Zhao offers a quick history of China's foreign policy since 1949 and then offers a provocative assessment of it today.
White House Press Secretary, “China’s Political Correctness,” May 5, 2018
This statement was issued in response to a directive from China’s government to foreign businesses operating in China to ensure their websites adhere to Beijing’s “one-China” policy, that is, to not treat Hong Kong, Macau, and Taiwan as separate entities.
Statement from the Press Secretary on China’s Political Correctness
President Donald J. Trump ran against political correctness in the United States. He will stand up for Americans resisting efforts by the Chinese Communist Party to impose Chinese political correctness on American companies and citizens.
On April 25, the Chinese Civil Aviation Administration sent a letter to 36 foreign air carriers, including a number of American carriers. This notice demanded that carriers change how “Taiwan,” “Hong Kong,” and “Macao” are identified on their websites and in their promotional material so that the references fall in line with the Communist Party’s standards.
This is Orwellian nonsense and part of a growing trend by the Chinese Communist Party to impose its political views on American citizens and private companies. China’s internal Internet repression is world-famous. China’s efforts to export its censorship and political correctness to Americans and the rest of the free world will be resisted.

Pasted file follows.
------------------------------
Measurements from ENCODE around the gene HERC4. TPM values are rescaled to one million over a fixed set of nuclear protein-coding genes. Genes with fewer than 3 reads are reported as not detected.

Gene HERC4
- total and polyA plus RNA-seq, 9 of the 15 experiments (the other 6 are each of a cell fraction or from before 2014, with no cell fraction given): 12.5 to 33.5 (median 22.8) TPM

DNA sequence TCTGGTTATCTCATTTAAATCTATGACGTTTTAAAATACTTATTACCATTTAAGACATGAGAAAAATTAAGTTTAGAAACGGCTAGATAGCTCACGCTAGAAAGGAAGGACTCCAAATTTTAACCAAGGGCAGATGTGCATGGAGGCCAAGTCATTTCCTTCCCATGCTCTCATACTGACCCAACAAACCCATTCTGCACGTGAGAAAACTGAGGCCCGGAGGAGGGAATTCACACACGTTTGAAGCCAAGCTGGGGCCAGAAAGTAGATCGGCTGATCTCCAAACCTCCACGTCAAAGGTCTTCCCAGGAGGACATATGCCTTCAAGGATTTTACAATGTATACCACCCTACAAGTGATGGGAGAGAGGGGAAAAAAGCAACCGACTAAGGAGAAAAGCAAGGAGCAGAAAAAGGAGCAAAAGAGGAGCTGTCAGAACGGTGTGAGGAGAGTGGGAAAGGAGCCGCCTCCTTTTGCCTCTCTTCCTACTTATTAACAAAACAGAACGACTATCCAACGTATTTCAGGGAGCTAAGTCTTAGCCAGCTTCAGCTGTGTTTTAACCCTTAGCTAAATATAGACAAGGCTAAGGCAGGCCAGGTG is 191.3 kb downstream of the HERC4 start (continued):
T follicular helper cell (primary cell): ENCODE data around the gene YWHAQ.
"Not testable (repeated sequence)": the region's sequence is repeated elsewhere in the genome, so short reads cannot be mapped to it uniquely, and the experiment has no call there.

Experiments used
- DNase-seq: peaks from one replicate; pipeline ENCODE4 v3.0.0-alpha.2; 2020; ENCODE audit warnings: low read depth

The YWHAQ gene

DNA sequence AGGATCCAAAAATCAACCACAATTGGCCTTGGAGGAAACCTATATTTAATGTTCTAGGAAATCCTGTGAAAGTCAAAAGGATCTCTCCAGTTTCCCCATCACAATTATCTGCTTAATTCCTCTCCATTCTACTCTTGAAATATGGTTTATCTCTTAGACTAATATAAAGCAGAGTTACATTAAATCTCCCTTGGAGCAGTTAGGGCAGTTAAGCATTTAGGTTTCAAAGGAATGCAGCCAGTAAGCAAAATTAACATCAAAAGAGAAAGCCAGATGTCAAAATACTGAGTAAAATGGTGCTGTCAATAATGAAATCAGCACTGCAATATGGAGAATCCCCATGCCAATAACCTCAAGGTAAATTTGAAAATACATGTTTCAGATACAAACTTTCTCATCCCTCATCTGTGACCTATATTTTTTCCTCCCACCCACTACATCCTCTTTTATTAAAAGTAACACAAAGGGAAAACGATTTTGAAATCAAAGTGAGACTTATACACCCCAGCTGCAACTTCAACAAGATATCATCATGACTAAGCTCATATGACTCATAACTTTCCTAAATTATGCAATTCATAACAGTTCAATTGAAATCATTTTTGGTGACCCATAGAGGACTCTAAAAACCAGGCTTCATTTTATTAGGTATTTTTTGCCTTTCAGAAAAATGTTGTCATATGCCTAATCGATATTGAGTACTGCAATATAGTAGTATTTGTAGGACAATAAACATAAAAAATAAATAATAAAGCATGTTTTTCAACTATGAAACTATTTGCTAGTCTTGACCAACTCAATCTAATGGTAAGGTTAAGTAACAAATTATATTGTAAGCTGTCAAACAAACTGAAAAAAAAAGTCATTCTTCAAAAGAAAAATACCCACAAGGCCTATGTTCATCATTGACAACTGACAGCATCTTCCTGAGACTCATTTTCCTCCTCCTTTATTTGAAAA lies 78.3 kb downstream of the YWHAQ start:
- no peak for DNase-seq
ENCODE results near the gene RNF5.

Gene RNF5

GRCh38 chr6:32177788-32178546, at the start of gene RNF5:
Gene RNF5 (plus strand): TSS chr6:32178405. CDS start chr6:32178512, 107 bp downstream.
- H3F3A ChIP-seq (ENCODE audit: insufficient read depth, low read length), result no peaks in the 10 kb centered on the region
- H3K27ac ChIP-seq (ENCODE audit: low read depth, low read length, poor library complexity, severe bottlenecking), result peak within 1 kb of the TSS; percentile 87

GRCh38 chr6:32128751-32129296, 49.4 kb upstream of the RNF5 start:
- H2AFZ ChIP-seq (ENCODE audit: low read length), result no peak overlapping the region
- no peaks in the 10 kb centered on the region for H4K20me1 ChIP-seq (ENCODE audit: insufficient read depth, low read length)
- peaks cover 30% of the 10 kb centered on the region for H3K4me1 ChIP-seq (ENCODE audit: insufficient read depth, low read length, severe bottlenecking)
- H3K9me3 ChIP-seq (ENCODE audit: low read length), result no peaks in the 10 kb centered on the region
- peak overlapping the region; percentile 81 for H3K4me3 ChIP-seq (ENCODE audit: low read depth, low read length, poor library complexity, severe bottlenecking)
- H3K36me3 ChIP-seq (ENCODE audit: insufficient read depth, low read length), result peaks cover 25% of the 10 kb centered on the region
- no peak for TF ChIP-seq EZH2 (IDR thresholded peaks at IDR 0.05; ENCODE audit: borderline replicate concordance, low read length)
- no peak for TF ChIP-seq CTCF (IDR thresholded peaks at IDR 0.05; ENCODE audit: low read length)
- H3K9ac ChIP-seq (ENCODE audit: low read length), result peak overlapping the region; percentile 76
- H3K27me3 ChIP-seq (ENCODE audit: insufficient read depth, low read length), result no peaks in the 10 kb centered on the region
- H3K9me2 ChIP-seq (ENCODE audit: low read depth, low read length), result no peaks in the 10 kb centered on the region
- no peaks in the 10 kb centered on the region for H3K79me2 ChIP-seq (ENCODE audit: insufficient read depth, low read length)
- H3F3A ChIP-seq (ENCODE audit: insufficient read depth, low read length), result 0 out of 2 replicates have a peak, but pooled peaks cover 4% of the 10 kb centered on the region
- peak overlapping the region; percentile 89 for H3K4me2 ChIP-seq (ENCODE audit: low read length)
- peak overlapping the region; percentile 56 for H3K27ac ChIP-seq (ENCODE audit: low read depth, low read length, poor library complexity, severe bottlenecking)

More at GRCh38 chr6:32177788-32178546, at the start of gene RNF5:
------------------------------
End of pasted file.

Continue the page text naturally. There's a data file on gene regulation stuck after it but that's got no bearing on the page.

The United States respects the broad freedom private companies have in their interactions with their customers, both in the United States and abroad. This respect is essential for a robust global marketplace.
The United States strongly objects to China’s attempts to compel private firms to use specific language of a political nature in their publicly available content.
We call on China to stop threatening and coercing American carriers and citizens.
White House Press Secretary, May 5, 2018
Click here for the Chinese Translation.
U.S. Trade Representative Katherine Tai: Openness, inclusion and fairness essential at home and as principles in dealing with China
Resilience, inclusion and communication central in her remarks
The Dragon Roars Back – Mao, Deng and Xi Jinping and China’s evolving relations with the world - Zhao Suisheng 赵穗生, University of Denver
Join us for a book talk with Suisheng Zhao on how Mao Zedong, Deng Xiaoping, and Xi Jinping each conceived and executed radically different approaches to China's relations with others.